The local environmental disasters that inconvenience bitcoin’s apologists

EWG knew the campaign we’ve joined to confront bitcoin’s serious energy and climate challenges would generate strong reactions from the bitcoin community.

A great many people involved in bitcoin are uncomfortable and concerned about its reliance on outmoded, energy-intensive computers, and share our desire to find a better, cleaner way to power the world’s leading cryptocurrency. We’re grateful to hear from them.

We also knew to expect a torrent of arrogant dismissal, often admixed with bile, from the ranks of some vocal bitcoin supporters. Their basic message is that no one who is not a member of the bitcoin expert tribe could possibly possess the knowledge to question the technology, nor wield the power to change it.

Pausing for just a moment to note that any environmentalist working on any pollution issue ever has encountered a version of this same, infantile posture, let’s now focus on a matter bitcoin’s diehard defenders conveniently ignore: the actual lives and actual places threatened today by pollution from energy-hungry bitcoin mining. Those people, those communities, are what brought EWG to the campaign, not to oppose bitcoin but to clean it up.

We think the bitcoin community should change the code, not the climate.

We’re talking about places like Seneca Lake, in New YorkInez, in Kentucky, and Kennerdell, in Pennsylvania, where residents are up in arms because bitcoin mines that have sprung up in the past few years bring increased air pollution and noise, and elevated temperatures that threaten aquatic life in surface waters, among other problems, including massive C02 emissions that contribute to global warming. 

In many cases, bitcoin mines revive old, antiquated electric plants that should be retired; incentivize further extraction of oil, gas and coal that should stay in the ground; absorb generous subsidies from taxpayers; and send most of the resulting profit from bitcoin speculation to owners and investors outside the community, while providing a relative handful of jobs. Legions of citizens in hundreds of communities have fought for decades to get dirty energy sources like these off the grid.

Theirs are the local tragedies – there are many more, and they grow in alarming number monthly – that bitcoin’s proudly decentralized, yet tightly and algorithmically networked community, is collectively creating and ignoring. 

Bitcoin’s unique structure and dynamics means that everyone publishing transactions to the bitcoin network, and every miner chasing those transactions to earn fees and coins as rewards, bears responsibility for what happens to the people and places where active bitcoin mines are located – whether those mines are powered by dirty fuel like waste coal or by solar panels. Indeed, when a highly efficient mining operation powered by renewables competes across the network, it can drive dirty mining operations halfway around the world as they race to validate transactions.    

And that will be the case unless and until the bitcoin community acts to sanction – and expel – environmental bad-actor mining operations.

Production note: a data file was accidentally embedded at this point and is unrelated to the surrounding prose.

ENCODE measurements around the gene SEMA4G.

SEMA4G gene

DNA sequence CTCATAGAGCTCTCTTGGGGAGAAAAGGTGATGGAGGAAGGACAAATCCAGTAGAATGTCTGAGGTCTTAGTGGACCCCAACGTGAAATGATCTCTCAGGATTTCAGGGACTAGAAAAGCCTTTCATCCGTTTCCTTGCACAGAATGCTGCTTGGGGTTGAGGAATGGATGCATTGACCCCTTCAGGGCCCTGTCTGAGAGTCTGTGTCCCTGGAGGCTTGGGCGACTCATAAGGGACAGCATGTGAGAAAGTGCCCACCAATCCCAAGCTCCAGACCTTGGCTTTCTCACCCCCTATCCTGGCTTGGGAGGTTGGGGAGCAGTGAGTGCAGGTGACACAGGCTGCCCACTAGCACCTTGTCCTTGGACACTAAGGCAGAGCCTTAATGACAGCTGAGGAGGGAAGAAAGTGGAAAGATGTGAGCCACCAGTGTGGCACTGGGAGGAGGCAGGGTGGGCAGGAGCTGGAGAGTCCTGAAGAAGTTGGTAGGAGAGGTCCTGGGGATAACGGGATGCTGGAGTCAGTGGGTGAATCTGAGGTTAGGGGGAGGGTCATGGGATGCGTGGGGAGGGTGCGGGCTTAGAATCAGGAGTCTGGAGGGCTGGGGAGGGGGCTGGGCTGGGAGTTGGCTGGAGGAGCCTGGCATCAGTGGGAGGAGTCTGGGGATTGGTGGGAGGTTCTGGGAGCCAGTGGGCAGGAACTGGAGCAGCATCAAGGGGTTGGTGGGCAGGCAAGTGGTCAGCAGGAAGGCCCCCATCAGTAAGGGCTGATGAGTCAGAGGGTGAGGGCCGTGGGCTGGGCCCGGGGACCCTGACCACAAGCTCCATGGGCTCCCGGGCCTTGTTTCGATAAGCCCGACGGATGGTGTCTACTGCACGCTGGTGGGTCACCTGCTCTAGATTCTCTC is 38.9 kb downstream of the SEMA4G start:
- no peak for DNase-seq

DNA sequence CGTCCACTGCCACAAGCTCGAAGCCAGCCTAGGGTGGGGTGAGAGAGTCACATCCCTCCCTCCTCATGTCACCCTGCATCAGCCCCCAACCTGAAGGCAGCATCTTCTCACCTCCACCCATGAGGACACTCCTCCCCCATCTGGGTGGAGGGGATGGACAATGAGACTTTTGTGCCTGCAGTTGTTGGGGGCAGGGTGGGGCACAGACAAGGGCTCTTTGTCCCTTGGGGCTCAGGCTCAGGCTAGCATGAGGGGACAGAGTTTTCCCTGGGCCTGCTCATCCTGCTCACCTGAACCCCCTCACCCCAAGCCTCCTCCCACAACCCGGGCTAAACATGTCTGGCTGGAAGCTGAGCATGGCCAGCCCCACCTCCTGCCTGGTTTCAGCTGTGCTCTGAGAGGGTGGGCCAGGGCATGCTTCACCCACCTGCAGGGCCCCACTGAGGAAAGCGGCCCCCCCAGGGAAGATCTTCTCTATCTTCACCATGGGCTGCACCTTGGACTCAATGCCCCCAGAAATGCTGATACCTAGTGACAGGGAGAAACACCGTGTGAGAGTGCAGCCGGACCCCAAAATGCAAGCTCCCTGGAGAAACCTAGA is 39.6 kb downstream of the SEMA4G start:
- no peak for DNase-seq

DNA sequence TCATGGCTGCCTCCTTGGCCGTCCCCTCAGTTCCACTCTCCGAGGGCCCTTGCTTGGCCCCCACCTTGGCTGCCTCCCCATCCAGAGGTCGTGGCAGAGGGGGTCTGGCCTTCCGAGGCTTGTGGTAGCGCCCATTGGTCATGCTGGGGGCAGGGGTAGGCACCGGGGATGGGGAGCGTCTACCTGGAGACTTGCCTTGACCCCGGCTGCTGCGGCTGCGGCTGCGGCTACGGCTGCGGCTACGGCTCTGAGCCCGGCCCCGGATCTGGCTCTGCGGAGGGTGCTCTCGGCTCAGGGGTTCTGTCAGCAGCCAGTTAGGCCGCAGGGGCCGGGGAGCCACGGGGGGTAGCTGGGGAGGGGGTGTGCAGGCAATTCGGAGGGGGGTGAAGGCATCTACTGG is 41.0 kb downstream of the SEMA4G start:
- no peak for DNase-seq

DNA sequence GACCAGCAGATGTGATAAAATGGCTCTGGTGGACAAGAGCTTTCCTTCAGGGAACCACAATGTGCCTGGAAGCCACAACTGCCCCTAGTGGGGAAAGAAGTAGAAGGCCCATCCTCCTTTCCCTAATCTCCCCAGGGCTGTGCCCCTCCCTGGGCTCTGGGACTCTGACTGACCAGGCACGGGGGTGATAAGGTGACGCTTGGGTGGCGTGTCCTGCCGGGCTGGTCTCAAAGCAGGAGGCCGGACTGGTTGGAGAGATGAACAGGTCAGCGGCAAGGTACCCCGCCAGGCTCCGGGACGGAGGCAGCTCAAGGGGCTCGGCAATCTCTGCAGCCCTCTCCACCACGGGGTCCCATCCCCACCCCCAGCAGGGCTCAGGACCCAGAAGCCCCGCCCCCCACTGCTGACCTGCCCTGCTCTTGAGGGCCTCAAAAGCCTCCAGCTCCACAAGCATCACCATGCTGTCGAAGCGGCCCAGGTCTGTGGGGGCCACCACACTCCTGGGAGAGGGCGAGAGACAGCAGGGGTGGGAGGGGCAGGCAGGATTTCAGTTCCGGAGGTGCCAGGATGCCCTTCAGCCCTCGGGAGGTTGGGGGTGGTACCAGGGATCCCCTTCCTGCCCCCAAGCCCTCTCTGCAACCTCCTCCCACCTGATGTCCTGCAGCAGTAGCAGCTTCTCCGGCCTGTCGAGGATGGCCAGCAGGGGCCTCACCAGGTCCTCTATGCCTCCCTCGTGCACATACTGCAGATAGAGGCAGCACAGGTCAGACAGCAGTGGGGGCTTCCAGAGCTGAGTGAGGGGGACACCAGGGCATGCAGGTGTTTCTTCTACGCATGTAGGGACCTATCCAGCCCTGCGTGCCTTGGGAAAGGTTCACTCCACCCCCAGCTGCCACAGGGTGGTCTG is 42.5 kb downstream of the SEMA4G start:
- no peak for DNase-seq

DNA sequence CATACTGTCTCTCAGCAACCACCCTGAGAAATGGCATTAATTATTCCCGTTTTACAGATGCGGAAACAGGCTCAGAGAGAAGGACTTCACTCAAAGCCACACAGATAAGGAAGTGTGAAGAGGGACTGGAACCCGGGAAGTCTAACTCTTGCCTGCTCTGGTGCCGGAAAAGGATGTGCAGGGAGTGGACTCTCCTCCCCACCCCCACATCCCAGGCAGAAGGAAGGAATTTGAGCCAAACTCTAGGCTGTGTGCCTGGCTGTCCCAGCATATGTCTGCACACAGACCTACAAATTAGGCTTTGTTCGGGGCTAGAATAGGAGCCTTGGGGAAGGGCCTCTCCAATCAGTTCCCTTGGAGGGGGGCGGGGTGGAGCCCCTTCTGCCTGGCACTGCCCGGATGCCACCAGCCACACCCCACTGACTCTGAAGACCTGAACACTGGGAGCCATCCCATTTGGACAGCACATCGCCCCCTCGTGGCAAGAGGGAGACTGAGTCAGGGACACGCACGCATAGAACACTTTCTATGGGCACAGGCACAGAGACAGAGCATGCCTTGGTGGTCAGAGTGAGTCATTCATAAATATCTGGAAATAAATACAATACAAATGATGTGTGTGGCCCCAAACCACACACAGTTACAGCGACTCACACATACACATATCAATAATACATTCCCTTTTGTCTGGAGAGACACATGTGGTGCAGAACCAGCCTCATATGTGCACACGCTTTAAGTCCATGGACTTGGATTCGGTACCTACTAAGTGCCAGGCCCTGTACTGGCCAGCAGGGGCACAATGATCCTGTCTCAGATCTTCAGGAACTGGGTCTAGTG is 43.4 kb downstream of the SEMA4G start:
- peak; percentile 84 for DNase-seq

That hasn’t happened yet.   

Too many of bitcoin’s most rabid defenders can’t be bothered to acknowledge their shared responsibility for communities or resources damaged by the network’s mines. Which is why our campaign is urging the bitcoin community to change to technology that uses dramatically less energy, as is being done by ethereum, the second-ranked cryptocurrency by market cap.

Here are some examples of problems bitcoin mining is causing in the U.S., drawn from recent press reports.

Hardin, Mont.

As the bitcoin miners moved in last year, Hardin roared back to life. In the first nine months of 2021 alone, the plant’s boilers fired up on 236 separate days. Planet-heating emissions from the burning of Hardin’s coal soared too, with 187,000 tons of carbon dioxide emitted in the second quarter of last year, more than 5000% more than was expelled in the same period in 2020.

“This isn’t helping old ladies from freezing to death, it’s to enrich a few people while destroying our climate for all of us. If you’re concerned about climate change you should have nothing to do with cryptocurrency, it’s a disaster for the climate,” said Anne Hedges, co-director of the Montana Environmental Information Center.*

– The Guardian: Bitcoin miners revived dying coal plant in Montana. Then emissions soared (Feb. 19, 2022)

Seneca Lake, N.Y.

"The lake is so warm you feel like you're in a hot tub," said Abi Buddington of Dresden, whose house is near the plant.

The facility on the shores of Seneca Lake is owned by the private equity firm Atlas Holdings and operated by Greenidge Generation LLC. They have increased the electrical power output at the gas-fired plant in the past year and a half and use much of the fossil-fuel energy not to keep the lights on in surrounding towns but for the energy-intensive "mining" of bitcoins.

– NBC News: Locals say bitcoin mining operation is ruining one of the Finger Lakes (July 5, 2021)

Belfry, Ky.

With its fossil fuelheavy energy supply, Kentucky produces more carbon from cryptocurrency mining than any other U.S. state, according to economist Alex de Vries, the lead author of a February paper published in the scientific journal Joule.